In one day, the group had achieved what they set out to do, as they repainted every room and moved furniture into the house and as a result, a family in Hull were given a foundation to restart their lives in a new home.

Prior to their project, the group also raised funds through a charity football event and bake sale. The money raised was used to buy items such as tinned food, pasta, rice, sanitary products, and toiletries for care packages that will be distributed across  three homeless charities in Yorkshire and Humber, (HHCP, The Welcome Centre (Huddersfield) and Ben’s Centre (Sheffield).

Jaz, 17, from Hull said;

“I’m incredibly proud of the team and how our social action project went.

“It feels amazing to have pulled off such a large project and for the group to come together to help others.

“Hopefully, we have made huge difference to a family’s life and the care packages will give some relief to people less fortunate.”

Jaz and the other young people are part of the Regional Youth Board after completing NCS (National Citizen Service) with EFL Trust (English Football League).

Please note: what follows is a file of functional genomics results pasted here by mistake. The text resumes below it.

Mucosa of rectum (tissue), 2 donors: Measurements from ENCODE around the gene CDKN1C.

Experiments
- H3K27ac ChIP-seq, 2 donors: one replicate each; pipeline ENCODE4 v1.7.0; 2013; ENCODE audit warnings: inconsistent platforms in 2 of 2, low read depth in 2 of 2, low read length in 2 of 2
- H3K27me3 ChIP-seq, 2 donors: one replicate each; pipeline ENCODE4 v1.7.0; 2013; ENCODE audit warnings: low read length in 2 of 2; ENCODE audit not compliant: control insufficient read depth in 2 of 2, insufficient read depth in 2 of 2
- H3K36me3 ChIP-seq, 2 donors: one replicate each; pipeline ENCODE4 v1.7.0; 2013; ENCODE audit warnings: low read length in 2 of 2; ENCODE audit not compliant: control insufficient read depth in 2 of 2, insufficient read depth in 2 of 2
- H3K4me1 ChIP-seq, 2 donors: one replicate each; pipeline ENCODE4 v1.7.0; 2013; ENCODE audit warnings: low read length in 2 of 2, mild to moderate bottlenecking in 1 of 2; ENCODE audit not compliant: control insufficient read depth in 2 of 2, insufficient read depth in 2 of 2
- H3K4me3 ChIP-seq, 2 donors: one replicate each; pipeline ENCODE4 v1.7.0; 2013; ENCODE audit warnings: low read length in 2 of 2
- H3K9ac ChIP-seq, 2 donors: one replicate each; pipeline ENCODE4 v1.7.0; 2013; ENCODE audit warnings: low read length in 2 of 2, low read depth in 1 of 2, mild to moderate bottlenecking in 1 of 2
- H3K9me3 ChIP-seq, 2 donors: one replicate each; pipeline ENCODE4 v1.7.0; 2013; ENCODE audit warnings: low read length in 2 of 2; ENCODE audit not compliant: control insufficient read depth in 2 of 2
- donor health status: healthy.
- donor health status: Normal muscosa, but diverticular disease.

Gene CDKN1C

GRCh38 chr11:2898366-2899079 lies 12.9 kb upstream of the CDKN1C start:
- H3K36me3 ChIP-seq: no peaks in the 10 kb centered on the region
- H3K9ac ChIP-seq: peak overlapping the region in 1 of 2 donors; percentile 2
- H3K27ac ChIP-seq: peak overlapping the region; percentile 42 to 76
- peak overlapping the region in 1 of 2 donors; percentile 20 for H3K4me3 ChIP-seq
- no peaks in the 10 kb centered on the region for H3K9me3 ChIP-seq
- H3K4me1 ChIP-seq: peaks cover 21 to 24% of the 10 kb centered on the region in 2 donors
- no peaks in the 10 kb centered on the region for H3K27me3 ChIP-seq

Their project was part of an annual event, NCS Action Day, which aims to showcase the true power of young people as NCS graduates, using the skills and experience they gained on programme to continue to make positive changes in their local area.

Andrew Smith, founder of HHCP, thanks the young people from NCS for their time and support;

“The difference they have made was instantaneous, our client was lost for words when she saw her newly decorated home.

“This means we can move her into her new home swiftly and smoothly and will give her the best chance of a meaningful recovery from crisis and homelessness.”

All teens involved have completed NCS with EFL Trust through their local football Club or youth organisation.

In 2018, NCS graduates from EFL Trust delivered over 130,000 hours of social action, raising of £100,000 for local charities in Yorkshire and Humber.